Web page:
Monday's weekly export inspection reports showed 21.1 million bushels of wheat was expected for near-term export versus 23.7 the week prior and four week average of 22.5. Key world player Egypt was in for only 3m.b. of the total. Recent wheat demand comes from, not large quantities of high protein and high quality wheat being sold, but small quantities of lower quality wheat only suitable for the feed ration. March futures for corn are at a slim 13 cent discount to March wheat and May corn had a 14 cent discount to May wheat. This will keep the US an active port for low-quality feed wheat but not enough to be bullish.
Competition has entered with India last week selling 750 thousand metric tons of low quality wheat to Asian nations who are regular customers of the US and another 60 t.m.t. today. Talk out of India, due to a wheat surplus, is they will continue to be active seller of wheat. Wheat remains bearish from a demand perspective. Trend following funds last week increased their short held position to 71,000 contracts from 62,000 the week prior. The record held short position was 97,000 last February. In May with the drought in the US at its peak and wheat at key yield time, funds began to buyback those short held positions and we rallied 1.20 in two weeks. We could be getting close to that seasonal watch period when another potential short covering rally occurs but not on demand, but production issues.
Wheat went dormant with the worst crop condition ratings since records were kept in 1988. Should we break dormancy in March and April unveils even weaker ratings, funds could start to cover shorts earlier this year. The wildcard is whether. The South West, hard red winter wheat states have been in a drought for over a year. The last two weeks have brought rain and improving drought conditions and this week again brings large snowfalls across Texas, Oklahoma, Colorado and Kansas, who need it most. The meltdown will generally help the topsoil. The recent weather trend has been the motivation for funds to increase their short held positions. So we will watch the long-term forecast for 11 to 15 day out looks closely now through WXRISK.com the AG weather site.
Corn inspections were 11.5 million bushels versus 9.6 week prior. It's a continuation of government price rationing until new crop weather becomes clearer to new crop production. I'm thinking late April and May. Bean inspections were 27.2 million bushels down from 40.8 the week prior and four week average of 41.2. China was in for 18 of the total versus 26 last week.
Last week's demand surge came on Brazil's talk of a dockworker strike further threatening shipping delays having China book US beans to keep their crushing facilities fed with badly needed bean supplies. Brazil's dockworkers canceled this week's one day strike but could quickly go on strike and have another spike rally overnight, any day. Be aware, but as I noted, sell sharp rallies on strike talk as any strike is a short one with five days consider a long one. China has taken beans this week from reserves to buy time on Brazil shipping logjam. Brazil is 28% harvested and it's certain the month of March will see more US bean cancellations of previous orders from China and new low harvest pressure prices before we round off a yearly spring low and started turn up into all the uncertainty the US planting and growing season will bring. Weather in Brazil and Argentina looks fairly wet to improve late maturing beans the next five days. But next week is March and South America will have the tail end of bean crops maturing. Large index and trend following funds see March as harvest month and use shipping issues for their pricing of futures bullish or bearish. As per production in Brazil, ignore private crop adjustment updates. Those who are low on their bean estimate will come up and those who were high come down. It's part of the shuffle at the end of the growing season. Funds generalize. They just see a record crop and crop pressure results. Note, the March monthly USDA crop report is next week, March 8. Expect posturing and positioning prior.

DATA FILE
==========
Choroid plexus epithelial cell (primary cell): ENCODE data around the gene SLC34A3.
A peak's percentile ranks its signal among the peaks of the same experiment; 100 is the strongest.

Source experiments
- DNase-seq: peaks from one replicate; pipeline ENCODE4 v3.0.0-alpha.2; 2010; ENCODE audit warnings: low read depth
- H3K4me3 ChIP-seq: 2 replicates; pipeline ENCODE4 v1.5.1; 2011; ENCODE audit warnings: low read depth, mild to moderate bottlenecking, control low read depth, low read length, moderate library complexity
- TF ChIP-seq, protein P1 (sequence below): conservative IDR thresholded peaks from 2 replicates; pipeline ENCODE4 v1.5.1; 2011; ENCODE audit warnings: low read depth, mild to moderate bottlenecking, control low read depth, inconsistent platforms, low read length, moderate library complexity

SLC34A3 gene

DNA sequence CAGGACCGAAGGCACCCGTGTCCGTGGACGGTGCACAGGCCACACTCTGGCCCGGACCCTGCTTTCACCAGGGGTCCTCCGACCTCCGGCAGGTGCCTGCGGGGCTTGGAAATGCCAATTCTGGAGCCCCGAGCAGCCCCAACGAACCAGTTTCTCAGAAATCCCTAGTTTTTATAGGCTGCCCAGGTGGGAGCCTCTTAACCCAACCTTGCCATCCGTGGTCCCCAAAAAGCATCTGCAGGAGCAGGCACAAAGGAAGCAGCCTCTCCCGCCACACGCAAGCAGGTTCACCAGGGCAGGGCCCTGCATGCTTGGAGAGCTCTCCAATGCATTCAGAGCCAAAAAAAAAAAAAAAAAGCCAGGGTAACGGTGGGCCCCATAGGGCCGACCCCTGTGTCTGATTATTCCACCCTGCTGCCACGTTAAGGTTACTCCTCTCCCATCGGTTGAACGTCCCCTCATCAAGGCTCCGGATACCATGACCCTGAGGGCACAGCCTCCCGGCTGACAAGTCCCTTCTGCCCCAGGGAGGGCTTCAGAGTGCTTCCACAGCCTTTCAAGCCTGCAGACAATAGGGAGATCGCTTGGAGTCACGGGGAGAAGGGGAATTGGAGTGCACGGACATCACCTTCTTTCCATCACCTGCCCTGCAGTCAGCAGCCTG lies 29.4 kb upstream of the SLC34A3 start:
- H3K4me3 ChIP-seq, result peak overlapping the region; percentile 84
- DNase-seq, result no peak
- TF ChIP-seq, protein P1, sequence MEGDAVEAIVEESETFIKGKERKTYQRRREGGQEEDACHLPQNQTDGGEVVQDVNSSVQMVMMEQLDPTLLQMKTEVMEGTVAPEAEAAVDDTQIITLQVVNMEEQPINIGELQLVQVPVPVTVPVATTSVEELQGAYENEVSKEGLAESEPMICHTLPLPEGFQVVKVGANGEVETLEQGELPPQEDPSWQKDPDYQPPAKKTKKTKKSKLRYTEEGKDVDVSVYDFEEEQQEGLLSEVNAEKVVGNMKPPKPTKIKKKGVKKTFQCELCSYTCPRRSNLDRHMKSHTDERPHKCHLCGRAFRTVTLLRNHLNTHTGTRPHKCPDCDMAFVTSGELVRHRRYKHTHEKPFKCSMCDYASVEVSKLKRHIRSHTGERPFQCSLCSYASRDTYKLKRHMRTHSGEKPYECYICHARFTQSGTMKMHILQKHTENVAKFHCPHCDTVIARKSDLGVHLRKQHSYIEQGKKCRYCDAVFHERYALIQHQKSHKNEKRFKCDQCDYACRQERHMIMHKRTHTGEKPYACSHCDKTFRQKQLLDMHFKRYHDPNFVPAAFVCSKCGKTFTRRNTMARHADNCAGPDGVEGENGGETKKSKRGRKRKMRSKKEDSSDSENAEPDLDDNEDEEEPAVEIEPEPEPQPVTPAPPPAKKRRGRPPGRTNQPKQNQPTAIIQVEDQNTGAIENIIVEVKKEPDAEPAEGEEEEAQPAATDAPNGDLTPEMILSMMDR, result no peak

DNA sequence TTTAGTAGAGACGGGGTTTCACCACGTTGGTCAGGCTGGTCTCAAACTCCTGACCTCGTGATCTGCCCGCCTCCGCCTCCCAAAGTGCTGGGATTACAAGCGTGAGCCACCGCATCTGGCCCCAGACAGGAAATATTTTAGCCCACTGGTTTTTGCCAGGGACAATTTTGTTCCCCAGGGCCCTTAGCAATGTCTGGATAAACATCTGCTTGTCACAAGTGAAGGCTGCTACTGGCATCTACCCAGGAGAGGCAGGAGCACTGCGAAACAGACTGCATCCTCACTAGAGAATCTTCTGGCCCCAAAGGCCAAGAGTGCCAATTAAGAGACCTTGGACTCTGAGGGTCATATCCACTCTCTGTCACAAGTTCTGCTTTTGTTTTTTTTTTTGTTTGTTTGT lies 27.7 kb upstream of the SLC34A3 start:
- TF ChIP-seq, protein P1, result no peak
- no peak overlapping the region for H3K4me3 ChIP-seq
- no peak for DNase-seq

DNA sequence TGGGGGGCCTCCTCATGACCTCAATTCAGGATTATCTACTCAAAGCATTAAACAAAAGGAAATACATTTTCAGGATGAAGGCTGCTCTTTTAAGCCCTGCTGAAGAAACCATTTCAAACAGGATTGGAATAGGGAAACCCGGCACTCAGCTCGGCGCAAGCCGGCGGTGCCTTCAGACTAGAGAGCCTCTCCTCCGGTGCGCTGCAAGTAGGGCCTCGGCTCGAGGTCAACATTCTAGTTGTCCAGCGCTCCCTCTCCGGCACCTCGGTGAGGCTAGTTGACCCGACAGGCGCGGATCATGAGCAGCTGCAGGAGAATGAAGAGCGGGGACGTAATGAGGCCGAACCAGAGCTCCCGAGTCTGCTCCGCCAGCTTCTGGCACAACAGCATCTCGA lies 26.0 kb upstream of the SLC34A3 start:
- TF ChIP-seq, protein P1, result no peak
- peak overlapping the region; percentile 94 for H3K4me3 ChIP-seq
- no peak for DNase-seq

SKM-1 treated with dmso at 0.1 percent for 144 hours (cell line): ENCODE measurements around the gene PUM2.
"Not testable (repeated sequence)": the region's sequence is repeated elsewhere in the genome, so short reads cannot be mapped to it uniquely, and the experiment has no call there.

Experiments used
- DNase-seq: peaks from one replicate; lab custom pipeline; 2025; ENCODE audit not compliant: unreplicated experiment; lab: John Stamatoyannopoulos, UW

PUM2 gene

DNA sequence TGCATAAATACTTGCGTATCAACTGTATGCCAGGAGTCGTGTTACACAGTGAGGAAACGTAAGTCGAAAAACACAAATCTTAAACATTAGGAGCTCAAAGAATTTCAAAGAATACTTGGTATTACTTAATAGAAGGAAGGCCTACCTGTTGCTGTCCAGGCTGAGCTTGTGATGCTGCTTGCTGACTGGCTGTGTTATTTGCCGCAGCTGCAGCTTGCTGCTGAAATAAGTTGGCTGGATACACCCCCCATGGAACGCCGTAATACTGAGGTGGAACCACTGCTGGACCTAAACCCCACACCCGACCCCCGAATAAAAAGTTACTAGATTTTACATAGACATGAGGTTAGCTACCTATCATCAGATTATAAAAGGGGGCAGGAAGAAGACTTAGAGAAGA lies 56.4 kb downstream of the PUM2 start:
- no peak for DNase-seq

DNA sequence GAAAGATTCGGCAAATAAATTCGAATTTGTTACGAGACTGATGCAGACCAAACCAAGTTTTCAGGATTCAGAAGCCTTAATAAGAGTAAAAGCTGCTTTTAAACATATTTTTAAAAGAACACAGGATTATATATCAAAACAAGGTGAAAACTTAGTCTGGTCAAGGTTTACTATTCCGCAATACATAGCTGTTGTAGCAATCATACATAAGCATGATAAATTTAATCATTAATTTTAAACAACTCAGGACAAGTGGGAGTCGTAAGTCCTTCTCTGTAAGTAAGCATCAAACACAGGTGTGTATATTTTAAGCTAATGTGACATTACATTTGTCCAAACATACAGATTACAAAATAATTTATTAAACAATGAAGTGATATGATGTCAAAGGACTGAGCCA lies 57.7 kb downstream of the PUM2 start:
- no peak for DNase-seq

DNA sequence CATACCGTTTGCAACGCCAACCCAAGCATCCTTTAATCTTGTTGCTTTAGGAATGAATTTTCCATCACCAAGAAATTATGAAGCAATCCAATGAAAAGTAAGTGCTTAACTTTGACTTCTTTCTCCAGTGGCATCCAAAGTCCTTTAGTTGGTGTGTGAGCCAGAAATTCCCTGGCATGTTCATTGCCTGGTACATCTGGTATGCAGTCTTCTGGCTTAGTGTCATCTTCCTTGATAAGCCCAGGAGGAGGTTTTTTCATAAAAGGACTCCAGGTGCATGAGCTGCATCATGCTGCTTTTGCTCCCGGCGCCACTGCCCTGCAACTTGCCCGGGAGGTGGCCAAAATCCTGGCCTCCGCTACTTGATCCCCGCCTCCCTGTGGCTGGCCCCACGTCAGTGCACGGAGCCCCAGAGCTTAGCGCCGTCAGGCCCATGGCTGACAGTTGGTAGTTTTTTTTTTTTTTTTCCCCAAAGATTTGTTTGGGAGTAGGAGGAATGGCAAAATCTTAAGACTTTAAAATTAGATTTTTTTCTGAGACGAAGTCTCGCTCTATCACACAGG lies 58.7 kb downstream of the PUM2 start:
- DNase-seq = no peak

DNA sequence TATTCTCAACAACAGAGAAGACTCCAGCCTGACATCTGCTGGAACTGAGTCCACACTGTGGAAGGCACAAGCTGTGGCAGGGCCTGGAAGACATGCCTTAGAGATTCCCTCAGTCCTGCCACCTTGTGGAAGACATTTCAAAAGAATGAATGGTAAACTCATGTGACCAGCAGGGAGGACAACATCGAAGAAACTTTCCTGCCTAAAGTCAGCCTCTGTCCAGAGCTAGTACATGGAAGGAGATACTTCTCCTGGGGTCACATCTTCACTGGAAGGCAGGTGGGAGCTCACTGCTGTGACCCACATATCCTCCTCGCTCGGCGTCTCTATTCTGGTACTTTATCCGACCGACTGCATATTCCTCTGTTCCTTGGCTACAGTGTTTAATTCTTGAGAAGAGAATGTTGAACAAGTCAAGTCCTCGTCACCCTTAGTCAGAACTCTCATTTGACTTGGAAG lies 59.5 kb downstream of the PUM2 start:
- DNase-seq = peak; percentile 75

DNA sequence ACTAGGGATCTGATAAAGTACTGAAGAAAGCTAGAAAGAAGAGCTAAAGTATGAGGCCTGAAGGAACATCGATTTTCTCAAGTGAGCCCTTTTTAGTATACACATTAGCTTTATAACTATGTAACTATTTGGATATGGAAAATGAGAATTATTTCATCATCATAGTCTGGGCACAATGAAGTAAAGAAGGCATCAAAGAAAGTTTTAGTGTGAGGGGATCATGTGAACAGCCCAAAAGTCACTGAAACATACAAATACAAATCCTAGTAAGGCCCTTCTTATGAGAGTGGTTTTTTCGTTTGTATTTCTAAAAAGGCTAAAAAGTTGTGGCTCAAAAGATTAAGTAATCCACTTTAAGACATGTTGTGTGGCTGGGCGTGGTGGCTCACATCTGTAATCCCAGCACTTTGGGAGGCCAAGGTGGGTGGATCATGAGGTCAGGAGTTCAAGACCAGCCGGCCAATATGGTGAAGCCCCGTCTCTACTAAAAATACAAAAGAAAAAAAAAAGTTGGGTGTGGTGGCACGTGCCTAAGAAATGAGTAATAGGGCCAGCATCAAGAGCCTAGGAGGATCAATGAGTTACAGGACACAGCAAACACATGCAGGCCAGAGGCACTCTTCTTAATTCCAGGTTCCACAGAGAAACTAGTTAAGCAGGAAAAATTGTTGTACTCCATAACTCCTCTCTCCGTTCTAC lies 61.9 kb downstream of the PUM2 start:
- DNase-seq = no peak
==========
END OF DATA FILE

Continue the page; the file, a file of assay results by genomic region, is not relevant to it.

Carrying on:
Technicals read like this. May corn resistance is 7.10 then 7.20; support 6.80, 6.65 and then 6.35. May bean resistance is 14.65 with support 14.20, 14.90 then 13.75. May wheat resistance is 7.20. To turn bullish, you need a close over 7.40. Support is 6.80.
For those who have questions on grains or would like to open a futures trading account at Alpari and use me as your broker, call me at 312-470-1112 x3304 or e-mail firstname.lastname@example.org.
Disclaimer: Trading foreign exchange, commodity futures, options and other over-the-counter products carries a high level of risk and may not be suitable for all investors. The high degree of leverage associated with such trading can result in substantial losses, as well as gains. The past performance of any trading strategy or methodology is not indicative of future results, which can vary due to market volatility; it should not be interpreted as a forecast of future performance. You should carefully consider whether such trading is suitable for you in light of your financial condition, level of experience and appetite for risk, and seek advice from an independent financial advisor, if you have any doubts. Alpari (US), LLC is dually registered with the CFTC as a Futures Commission Merchant and Retail Foreign Exchange Dealer and has been a member of the NFA since 2007 - Member ID: 0379678.